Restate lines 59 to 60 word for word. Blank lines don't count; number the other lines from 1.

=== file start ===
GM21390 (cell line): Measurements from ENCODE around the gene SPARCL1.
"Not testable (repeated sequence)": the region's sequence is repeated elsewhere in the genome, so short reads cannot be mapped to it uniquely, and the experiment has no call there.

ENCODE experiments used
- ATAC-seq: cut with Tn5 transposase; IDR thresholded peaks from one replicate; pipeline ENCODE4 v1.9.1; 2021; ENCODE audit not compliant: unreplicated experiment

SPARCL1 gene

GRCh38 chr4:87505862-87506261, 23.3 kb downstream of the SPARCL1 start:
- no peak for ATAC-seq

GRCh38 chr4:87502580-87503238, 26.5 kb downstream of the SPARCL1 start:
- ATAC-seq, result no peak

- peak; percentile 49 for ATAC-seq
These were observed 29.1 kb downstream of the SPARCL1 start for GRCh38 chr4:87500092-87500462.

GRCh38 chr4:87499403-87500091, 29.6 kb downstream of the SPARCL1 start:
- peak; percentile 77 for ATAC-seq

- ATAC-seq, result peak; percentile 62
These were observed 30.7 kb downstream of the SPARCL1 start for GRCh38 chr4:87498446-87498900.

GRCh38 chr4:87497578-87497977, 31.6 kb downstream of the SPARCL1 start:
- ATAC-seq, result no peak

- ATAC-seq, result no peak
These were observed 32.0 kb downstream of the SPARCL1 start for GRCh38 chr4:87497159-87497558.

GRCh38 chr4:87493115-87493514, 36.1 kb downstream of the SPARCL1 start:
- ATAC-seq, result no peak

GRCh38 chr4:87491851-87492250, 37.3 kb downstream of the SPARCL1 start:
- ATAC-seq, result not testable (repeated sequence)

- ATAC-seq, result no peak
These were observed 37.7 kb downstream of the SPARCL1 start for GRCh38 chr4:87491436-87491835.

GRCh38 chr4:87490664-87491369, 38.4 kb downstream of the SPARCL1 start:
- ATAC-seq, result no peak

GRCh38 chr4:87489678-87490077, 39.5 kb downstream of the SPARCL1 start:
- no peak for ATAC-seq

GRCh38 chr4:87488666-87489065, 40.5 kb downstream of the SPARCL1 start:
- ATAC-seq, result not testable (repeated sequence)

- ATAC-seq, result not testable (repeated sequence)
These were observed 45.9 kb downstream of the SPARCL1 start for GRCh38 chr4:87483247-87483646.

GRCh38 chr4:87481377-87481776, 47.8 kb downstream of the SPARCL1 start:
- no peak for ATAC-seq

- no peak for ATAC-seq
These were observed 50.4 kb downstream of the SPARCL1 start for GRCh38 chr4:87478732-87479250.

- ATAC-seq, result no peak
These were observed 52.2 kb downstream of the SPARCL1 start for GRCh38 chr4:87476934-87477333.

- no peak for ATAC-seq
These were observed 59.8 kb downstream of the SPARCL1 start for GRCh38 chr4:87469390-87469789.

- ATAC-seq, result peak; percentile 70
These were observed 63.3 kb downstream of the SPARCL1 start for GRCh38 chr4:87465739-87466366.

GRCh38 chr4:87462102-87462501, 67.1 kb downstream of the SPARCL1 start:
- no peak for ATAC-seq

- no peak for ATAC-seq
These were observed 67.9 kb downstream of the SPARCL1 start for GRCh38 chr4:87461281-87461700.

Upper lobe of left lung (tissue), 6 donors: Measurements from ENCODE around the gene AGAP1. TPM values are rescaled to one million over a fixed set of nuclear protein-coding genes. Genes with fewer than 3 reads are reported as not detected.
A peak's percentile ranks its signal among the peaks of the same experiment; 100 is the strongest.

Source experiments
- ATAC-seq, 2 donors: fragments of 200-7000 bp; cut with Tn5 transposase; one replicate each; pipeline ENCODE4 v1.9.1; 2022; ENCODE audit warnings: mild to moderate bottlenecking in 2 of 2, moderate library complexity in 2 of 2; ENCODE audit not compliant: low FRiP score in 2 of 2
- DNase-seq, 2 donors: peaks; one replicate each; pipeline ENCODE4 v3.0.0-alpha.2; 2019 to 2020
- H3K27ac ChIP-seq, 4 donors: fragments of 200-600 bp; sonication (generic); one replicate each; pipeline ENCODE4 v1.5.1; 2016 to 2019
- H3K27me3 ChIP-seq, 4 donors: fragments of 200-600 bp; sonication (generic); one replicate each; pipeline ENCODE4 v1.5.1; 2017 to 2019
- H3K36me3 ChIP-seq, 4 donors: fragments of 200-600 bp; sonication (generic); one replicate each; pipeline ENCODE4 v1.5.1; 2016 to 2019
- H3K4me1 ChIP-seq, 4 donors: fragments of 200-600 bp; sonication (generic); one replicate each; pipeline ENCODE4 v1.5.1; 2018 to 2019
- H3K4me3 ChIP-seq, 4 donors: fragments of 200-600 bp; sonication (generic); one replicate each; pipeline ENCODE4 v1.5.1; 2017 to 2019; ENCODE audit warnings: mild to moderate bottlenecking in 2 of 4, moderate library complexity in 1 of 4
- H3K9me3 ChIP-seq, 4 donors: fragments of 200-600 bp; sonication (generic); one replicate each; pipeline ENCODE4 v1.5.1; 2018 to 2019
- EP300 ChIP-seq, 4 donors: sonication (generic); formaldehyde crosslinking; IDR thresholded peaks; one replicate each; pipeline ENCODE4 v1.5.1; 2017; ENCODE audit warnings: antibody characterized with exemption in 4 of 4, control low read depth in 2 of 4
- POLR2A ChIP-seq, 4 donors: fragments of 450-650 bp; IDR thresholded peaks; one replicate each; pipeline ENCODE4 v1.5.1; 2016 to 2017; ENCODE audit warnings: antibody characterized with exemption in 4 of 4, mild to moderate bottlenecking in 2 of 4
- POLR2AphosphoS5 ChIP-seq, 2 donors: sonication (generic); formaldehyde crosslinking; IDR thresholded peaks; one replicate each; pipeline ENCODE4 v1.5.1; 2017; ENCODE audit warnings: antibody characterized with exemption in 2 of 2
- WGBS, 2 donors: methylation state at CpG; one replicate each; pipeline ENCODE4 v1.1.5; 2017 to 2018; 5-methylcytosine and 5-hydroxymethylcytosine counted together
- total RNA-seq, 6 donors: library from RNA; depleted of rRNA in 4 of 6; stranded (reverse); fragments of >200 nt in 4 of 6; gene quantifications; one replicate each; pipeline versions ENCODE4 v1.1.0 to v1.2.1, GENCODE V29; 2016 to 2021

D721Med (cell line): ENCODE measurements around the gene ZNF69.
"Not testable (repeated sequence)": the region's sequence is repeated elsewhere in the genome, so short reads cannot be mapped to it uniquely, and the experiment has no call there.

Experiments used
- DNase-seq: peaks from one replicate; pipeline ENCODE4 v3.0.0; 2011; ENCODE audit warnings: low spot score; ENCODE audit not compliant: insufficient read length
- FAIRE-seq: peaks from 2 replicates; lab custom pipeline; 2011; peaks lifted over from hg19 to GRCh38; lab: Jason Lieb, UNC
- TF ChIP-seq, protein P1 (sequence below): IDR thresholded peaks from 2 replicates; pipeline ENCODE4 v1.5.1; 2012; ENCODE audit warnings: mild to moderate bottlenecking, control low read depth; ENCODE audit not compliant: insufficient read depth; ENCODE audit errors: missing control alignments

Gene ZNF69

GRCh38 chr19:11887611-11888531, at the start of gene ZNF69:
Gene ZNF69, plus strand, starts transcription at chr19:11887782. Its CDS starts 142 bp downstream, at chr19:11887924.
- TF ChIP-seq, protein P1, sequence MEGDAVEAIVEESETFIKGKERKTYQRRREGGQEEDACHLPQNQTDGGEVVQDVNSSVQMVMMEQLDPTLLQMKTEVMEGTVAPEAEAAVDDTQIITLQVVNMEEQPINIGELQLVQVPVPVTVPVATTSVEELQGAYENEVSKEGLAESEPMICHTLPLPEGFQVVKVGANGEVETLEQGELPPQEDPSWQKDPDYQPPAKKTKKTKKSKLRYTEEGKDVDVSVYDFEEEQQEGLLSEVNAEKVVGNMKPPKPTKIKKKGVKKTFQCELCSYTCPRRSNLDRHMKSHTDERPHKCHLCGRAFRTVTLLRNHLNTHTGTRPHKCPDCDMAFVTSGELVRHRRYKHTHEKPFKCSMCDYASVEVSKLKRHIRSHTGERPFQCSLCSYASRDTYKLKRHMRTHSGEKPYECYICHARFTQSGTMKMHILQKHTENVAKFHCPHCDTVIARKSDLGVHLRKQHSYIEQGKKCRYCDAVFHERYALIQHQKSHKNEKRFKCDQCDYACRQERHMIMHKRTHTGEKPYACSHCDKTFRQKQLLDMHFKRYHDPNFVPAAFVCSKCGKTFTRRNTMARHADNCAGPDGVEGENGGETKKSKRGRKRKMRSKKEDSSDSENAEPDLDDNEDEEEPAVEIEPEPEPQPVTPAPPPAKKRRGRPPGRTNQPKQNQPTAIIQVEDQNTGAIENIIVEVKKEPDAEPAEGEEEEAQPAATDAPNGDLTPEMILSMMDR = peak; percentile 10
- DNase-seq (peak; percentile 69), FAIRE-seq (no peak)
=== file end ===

- EP300 ChIP-seq, 4 donors: sonication (generic); formaldehyde crosslinking; IDR thresholded peaks; one replicate each; pipeline ENCODE4 v1.5.1; 2017; ENCODE audit warnings: antibody characterized with exemption in 4 of 4, control low read depth in 2 of 4
- POLR2A ChIP-seq, 4 donors: fragments of 450-650 bp; IDR thresholded peaks; one replicate each; pipeline ENCODE4 v1.5.1; 2016 to 2017; ENCODE audit warnings: antibody characterized with exemption in 4 of 4, mild to moderate bottlenecking in 2 of 4